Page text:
good luck
Brian


I expect you will need to allow an extra 30% of area to allow for the time to get up to full production - 10 years before first crop - unless you can buy some existing woodland
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Bill H
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« Reply #8 on: February 24, 2009, 06:50:41 AM »



I expect there will be mains power stations running on hazel and willow within 20 years.


Yes, they already started.

http://news.bbc.co.uk/1/hi/england/oxfordshire/6046774.stm

www.saxlund.co.uk/uploads///images/Plant%20Reports/Plant%20Report%20Didcot%202007%20V2.pdf

Bill
« Last Edit: February 24, 2009, 06:54:17 AM by Bill H » Logged

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« Reply #9 on: February 24, 2009, 09:36:47 AM »

Slough Trading Estate's power station,
(now owned by SSE) has been using wood and wood chip for a long time.

http://www.sloughheatandpower.co.uk/index.htm
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« Reply #10 on: February 24, 2009, 10:36:59 AM »

Given the space oak is not a bad choice as a fuel source.   An oak tree I planted at the last house is quite a large tree now after about 25 years.    Oak trees have an advantage that they allow grass to grow underneath even when they are large and are a good for attracting wildlife because they host a lot of insects.   I am going to cheat a bit and get some oak trees already growing.  They can be moved quite easily with tractor and tree spade.    There should be trees available in most places as thinnings from commercial forests.    If the source forest is close the cost per tree should be quite low.   

The tree below was only about five years growing.   


* TreeSpade.jpg (107.29 KB, 531x800 - viewed 953 times.)
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briand
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« Reply #11 on: February 24, 2009, 11:40:24 AM »

Hi - to try and answer your question look at this site
http://handbooks.btcv.org.uk/handbooks/content/section/3767

this quote- suggests that 3 or 4 hectares would cover your needs

A well managed coppice wood containing a full stocking of mixed broadleaved species should be able to produce about 3 tonnes of air dried wood per hectare per year (the old rule of one cord per acre per year is roughly equivalent). Output can be doubled by planting fast-growing species such as willow, poplar or alder. The average figure quoted for heating a three-bedroomed house using wood only is 7-9 tonnes of air dried wood per year, though this figure will vary greatly with location, type of house, insulation and other factors. For most householders, an option of using wood in addition to other fuels is more realistic.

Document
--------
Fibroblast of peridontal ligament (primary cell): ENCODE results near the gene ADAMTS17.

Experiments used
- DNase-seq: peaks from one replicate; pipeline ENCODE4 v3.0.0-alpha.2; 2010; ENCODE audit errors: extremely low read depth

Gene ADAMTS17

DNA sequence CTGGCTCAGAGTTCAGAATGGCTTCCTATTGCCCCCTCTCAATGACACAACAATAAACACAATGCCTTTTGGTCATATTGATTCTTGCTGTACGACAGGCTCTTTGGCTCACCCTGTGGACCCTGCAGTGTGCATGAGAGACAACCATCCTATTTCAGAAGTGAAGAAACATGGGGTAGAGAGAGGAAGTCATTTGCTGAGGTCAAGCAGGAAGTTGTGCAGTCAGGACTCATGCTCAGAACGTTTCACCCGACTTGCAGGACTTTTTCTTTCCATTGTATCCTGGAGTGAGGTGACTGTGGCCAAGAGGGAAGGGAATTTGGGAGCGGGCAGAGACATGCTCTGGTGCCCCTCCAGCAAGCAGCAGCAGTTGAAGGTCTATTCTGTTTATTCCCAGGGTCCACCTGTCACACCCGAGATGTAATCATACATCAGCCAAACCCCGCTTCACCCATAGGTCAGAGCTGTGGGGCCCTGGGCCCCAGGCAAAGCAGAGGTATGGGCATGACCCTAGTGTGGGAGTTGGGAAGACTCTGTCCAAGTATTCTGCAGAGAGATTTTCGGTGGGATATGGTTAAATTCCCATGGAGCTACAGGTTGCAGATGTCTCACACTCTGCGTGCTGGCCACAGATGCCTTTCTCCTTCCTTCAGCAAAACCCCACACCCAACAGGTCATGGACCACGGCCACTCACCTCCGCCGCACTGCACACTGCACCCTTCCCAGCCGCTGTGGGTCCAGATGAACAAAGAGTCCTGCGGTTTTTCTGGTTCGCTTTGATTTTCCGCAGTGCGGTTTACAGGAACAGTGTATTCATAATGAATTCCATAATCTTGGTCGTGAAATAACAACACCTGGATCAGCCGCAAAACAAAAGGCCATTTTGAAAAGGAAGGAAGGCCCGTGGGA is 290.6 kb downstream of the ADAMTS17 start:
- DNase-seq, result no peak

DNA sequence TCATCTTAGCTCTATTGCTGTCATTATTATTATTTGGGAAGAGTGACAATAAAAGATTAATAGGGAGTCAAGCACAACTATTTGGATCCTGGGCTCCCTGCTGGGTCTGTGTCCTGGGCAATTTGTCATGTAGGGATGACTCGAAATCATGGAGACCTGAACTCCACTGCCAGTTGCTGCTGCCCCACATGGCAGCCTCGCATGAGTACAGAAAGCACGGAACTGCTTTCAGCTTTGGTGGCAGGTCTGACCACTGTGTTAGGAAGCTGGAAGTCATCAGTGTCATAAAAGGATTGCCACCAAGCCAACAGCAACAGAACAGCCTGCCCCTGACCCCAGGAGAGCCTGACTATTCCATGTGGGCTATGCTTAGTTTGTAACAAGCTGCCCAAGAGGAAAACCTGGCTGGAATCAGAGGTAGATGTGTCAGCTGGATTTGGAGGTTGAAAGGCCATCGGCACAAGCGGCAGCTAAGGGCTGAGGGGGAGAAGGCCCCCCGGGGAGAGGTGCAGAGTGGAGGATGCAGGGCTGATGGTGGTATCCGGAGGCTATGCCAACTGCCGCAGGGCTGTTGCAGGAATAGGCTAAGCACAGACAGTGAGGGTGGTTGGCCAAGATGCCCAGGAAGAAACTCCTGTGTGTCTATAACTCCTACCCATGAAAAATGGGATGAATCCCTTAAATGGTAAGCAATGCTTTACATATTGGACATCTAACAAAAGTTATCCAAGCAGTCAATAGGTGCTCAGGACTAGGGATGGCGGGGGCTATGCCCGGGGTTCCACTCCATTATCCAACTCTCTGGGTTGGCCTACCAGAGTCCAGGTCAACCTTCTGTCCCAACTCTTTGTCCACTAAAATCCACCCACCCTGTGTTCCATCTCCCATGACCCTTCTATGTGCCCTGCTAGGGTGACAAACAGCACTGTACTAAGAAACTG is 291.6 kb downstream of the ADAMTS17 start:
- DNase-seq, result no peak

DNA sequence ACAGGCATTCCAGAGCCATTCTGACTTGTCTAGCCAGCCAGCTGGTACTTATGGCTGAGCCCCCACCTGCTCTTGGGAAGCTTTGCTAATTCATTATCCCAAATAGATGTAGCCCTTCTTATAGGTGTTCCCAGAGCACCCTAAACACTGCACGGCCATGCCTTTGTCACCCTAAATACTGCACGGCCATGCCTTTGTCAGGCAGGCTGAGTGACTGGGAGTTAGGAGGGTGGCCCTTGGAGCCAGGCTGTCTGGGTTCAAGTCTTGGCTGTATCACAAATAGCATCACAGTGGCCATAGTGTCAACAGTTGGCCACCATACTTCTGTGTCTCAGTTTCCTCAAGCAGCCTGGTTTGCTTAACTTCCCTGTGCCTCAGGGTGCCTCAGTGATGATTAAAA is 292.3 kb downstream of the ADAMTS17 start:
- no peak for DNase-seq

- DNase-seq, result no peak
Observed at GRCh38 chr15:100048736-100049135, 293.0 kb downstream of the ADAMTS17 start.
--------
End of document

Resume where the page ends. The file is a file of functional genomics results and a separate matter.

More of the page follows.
For a three-bedroomed household to be fully self-sufficient in wood fuel would therefore require about three hectares (7.5 acres) of coppice. This could be worked on a ten year rotation, in ten cants, each 0.3 hectare (0.7 acre). Each cant should produce between 7-9 tonnes of air dried wood when cut.
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Justme
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« Reply #12 on: February 24, 2009, 11:42:18 AM »

Do you have your own tree spade? As I have heard that they are very costly to hire in.

Justme
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Bill H
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« Reply #13 on: February 24, 2009, 11:54:45 AM »

For most householders, an option of using wood in addition to other fuels is more realistic.

For a three-bedroomed household to be fully self-sufficient in wood fuel would therefore require about three hectares (7.5 acres) of coppice. This could be worked on a ten year rotation, in ten cants, each 0.3 hectare (0.7 acre). Each cant should produce between 7-9 tonnes of air dried wood when cut.

Greetings.

I agree with this, however it is always interesting to put things in perspective..... 

UK land under some kind of cultivation is around 18 million hectares.
If all that were planted to wood, that should be enough for 6 million houses.

However, there are 25 million households in the UK....   surrender

Wood can help, but it is no silver bullet.

Best regards

Bill



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dhaslam
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« Reply #14 on: February 24, 2009, 12:11:44 PM »

The tree spade belongs to my cousin.   He has one about twice as big as well.    They need a big tractor or JCB to work.   I'm not sure what the charge per days is but it could be something like 1000 euro per day but it becomes quite economical if the source trees are close.   He will have to use a trailer for mine but they should fit on one load.   I am also going to move trees from my old house.   One of the trees is is too big for the spade and he is planning to use a different system, using compressed air to blow the soil from the roots.